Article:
Many were the surprises given by the recently concluded 15th Athletics World Championship Beijing-2015, with highlights for Jamaicans Usain Bolt and Sally-Ann Fraser-Pryce, Colombian Caterine Ibargüen, Briton Mo Farah and Kenyan athletes, leaders of the Medal List.

Despite Bolt affirming that he was ready for the competition, many doubted this, because he had scarcely run during the last two years. However, the Jamaican sprinter did not leave a margin of doubt and from the second day onwards he showed he had come to win, by coming first in the 100-meters ahead of the favorite U.S. Justin Gatlin.

Many were the surprises given by the recently concluded 15th Athletics World Championship Beijing-2015, with highlights for Jamaicans Usain Bolt and Sally-Ann Fraser-Pryce, Colombian Caterine Ibargüen, Briton Mo Farah and Kenyan athletes, leaders of the Medal List.The Caribbean also swept away the titles of 200 meters and the 4x100 relay race, as he did in the previous three editions of this context. He only lost the gold metal in the 100 meters at Daegu-2011 due to a false start. In this way, Bolt ratified himself as the best runner of all times, with 11 gold medals and two silver won at Osaka-2007.

On her part, Fraser-Pryce came second to him by winning gold in the 100 and 4x100 relay, to be confirmed as the fastest woman on the planet and second winner of maximum trophies in world events, with seven gold and two silver, only behind US athlete Allyson Felix (9-3-1).

Both form a marvelous double that participated in five of seven titles won by Jamaica at the Chinese capital.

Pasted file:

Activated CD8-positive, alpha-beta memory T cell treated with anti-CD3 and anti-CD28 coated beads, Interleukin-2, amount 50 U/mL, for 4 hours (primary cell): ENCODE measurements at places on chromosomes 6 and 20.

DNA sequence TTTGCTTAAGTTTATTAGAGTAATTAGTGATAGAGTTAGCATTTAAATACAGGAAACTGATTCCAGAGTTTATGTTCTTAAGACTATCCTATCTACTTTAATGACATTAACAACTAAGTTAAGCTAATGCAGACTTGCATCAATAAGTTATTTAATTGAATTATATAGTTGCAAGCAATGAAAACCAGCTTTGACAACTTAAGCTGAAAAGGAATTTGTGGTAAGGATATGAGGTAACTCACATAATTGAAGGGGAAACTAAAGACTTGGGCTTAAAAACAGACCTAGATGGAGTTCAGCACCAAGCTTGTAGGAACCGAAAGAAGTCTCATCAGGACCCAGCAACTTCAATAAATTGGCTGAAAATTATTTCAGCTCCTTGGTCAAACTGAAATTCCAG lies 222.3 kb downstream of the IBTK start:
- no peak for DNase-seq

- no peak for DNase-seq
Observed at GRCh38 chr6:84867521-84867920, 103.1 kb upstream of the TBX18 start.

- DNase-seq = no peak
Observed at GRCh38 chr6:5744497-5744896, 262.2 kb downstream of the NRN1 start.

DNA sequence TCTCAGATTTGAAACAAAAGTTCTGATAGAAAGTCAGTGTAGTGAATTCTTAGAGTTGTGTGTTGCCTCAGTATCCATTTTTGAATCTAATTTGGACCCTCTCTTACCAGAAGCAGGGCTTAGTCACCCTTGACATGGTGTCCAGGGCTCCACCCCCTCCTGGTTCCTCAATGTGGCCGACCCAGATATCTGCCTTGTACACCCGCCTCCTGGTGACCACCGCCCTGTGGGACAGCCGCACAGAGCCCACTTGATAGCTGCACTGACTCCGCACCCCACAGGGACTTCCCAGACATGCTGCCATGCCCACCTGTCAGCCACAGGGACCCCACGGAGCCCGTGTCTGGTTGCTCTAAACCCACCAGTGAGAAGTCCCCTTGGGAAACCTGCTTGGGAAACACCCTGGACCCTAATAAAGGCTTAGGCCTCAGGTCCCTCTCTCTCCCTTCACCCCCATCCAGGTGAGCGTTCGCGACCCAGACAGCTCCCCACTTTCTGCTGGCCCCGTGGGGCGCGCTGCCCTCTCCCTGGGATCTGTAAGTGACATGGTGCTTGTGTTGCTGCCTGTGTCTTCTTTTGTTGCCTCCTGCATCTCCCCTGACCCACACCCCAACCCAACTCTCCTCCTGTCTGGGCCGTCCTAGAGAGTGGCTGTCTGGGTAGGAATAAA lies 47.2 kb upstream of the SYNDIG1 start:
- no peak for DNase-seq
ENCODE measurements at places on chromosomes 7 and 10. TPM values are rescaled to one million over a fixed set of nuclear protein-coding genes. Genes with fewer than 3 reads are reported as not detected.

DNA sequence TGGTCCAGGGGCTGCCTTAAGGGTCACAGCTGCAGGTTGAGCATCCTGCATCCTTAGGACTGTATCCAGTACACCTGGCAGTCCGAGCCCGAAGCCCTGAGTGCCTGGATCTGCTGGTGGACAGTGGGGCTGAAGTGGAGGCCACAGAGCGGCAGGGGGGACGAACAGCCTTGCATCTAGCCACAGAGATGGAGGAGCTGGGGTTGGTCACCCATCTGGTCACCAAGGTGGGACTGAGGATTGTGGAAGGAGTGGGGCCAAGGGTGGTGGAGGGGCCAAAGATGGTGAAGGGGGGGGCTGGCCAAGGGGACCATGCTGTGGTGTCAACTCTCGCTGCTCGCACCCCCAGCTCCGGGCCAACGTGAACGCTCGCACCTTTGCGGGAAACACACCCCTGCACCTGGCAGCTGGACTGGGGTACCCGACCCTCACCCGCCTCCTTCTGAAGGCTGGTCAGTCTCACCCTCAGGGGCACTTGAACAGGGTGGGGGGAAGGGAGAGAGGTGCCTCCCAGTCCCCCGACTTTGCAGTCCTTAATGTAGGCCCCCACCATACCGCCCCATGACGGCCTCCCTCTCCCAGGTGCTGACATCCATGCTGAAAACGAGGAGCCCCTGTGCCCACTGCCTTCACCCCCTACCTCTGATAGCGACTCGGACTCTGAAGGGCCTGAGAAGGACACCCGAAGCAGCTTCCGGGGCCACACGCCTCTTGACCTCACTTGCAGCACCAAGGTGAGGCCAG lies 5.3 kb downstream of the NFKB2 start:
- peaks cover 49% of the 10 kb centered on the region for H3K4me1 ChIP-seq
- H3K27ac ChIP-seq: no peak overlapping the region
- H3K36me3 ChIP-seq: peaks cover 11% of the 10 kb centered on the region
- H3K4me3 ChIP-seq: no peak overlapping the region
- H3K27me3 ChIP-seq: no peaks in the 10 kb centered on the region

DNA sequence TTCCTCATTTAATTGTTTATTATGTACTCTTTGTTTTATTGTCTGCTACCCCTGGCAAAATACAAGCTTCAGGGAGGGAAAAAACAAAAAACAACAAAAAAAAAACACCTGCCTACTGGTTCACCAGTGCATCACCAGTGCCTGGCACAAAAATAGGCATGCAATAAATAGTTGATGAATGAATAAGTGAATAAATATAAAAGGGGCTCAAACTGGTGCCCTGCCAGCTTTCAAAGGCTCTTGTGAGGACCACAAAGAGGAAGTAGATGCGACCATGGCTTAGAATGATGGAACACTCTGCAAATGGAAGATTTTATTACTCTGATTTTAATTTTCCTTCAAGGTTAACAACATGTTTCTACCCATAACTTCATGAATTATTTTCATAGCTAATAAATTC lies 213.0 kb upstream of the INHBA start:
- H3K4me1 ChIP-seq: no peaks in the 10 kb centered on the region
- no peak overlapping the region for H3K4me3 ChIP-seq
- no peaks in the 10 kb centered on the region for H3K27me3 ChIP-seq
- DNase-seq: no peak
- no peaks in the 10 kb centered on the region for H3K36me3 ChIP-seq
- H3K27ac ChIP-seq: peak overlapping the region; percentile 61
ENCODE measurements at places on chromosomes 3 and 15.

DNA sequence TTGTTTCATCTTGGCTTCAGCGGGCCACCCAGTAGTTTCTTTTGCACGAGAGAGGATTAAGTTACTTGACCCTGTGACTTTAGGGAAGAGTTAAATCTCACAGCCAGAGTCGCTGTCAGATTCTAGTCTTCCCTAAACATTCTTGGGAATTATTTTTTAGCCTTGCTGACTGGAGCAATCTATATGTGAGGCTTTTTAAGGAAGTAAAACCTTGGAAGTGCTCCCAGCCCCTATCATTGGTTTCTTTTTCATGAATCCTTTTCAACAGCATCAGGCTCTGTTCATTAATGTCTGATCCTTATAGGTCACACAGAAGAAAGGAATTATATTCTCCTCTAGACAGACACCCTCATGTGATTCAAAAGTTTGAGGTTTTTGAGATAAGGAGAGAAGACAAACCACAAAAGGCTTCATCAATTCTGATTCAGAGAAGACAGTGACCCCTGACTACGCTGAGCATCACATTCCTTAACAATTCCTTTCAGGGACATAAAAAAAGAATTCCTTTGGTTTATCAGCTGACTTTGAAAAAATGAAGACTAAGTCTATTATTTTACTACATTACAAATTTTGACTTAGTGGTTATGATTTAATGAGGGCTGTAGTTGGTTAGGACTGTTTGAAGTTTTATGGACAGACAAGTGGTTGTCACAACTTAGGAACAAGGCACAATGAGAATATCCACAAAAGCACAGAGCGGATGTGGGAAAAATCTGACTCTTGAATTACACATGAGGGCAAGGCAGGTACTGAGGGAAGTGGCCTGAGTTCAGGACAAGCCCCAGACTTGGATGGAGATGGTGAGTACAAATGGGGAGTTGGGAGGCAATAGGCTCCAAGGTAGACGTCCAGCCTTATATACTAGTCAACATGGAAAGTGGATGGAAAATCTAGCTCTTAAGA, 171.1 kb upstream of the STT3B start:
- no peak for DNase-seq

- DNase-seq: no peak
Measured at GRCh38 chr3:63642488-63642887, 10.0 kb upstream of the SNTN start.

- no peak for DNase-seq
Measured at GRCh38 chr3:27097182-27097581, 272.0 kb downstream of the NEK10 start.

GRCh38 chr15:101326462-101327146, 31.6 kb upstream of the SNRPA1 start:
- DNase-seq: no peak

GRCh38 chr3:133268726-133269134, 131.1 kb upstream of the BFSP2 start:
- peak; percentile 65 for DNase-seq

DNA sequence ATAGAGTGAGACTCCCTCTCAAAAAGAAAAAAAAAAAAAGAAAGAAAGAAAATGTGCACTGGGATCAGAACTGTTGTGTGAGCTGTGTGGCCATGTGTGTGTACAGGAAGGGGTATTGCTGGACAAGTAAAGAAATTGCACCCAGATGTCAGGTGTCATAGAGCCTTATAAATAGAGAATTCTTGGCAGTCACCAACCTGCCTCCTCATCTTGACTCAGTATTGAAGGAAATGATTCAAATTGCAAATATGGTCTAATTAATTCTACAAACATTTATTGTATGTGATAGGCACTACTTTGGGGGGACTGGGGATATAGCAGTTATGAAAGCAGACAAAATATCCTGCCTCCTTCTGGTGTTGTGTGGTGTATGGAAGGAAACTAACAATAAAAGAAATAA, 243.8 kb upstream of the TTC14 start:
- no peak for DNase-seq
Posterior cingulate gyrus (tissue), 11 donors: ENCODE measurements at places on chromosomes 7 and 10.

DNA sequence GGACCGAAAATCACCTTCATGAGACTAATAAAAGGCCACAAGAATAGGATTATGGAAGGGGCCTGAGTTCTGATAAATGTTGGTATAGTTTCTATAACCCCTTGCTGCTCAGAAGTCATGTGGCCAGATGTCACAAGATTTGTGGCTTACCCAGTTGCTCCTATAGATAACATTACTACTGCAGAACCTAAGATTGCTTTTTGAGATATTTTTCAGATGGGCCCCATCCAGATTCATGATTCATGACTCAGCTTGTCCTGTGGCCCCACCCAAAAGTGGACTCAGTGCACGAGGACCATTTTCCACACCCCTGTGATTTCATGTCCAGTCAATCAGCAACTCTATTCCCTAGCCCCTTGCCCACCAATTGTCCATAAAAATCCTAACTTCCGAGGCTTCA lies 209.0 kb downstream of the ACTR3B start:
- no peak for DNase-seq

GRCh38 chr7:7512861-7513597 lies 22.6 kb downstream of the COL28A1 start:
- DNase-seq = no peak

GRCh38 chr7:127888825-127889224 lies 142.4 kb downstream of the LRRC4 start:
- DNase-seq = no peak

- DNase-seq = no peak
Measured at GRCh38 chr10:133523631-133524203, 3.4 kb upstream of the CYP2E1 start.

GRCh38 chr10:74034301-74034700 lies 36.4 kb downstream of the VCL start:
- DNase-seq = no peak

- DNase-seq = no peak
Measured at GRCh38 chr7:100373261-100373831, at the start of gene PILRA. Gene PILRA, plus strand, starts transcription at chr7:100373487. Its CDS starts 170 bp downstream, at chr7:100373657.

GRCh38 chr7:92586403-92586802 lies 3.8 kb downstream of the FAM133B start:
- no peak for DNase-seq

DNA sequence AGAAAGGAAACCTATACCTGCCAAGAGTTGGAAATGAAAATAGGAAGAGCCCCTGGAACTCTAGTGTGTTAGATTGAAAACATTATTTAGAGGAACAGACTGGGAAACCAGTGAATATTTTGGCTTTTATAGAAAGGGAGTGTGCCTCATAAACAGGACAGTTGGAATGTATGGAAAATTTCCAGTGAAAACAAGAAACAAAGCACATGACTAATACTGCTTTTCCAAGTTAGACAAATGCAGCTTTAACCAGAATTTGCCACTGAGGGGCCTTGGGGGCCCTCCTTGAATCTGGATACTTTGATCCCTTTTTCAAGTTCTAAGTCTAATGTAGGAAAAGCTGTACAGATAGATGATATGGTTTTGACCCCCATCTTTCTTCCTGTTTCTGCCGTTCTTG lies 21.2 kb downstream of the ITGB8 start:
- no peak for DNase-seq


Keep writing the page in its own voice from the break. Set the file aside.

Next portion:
Meanwhile, triple jumper Caterine Ibargüen had the best result for South America, with her second world title and her 29th consecutive victory. The Colombian was beaten three years before in the London Olympics of 2012. With her present triumph, Caterine equaled the feat of Russian Tatiana Lébedevaand Cuban Yargelis Savigne with two world titles in triple jump.

Discus thrower, Denia Caballero and pole vault jumper Yarisley Silva gave Cuba its first gold medals since the World Tournament of 2009 in Berlin, cutting short the worst slump of the island in over two decades.

The silver medal of triple jumper Pedro Pablo Pichardo also completed the best Cuban performance in the last ten years.

Briton Mo Farah was also outstanding, the first athlete to be victorious in the 5000 and 10000 meters in the third consecutive world tournament, a feat without precedence in long-distance races.

KENYA, THE GREAT SURPRISE

Many were left dumbstruck at Kenya’s excellent performance at the Bird´s Nest in Beijing. They dominated the general medal table for the first time, after winning seven gold medals, six silver and three bronze for a total of 16.

The African nation managed to lead over Jamaica (7-2-3) and leave the United States in a not less surprising third place (6-6-6).

Africans and Caribbeans destroyed the hegemony showed by Russians and North Americans since Tokyo-1991.

The Kenyans, specialists in the middle and long distances also won the title of the 400 meter-hurdles for men with Nicholas Bett, while Julius Yego, who learned to throw javelin watching videos on YouTube, won the gold in that event.

The victory of Asbel Kiprop, who for the third time was crowned champion of the 1500 meters, was the icing on the cake made with ingredients unprecedented until now.

The only setback suffered by Kenya was that two of their sprinters, Koki Manunga and Joyce Zakary tested positive for doping.

Ashton Eaton of the U.S. who made the only world record in Beijing was outstanding too as he beat his own record in decathlon, being awarded the second world title outdoors.

Last but not least, the performance of young sprinter from Holland, Dafne Schippers, who won gold in the 200-meter race with a time of 21.63 seconds, the fastest time in 17 years and the third fastest of all times, something ever more surprising for someone who dedicated herself to speed racing only two months ago.

Now we will have to wait until London-2017 to see if any of these champions manage to retain their crowns, whether the Africans are capable of maintaining their hegemony or whether the U.S. athletes recover the summit of the medal table.

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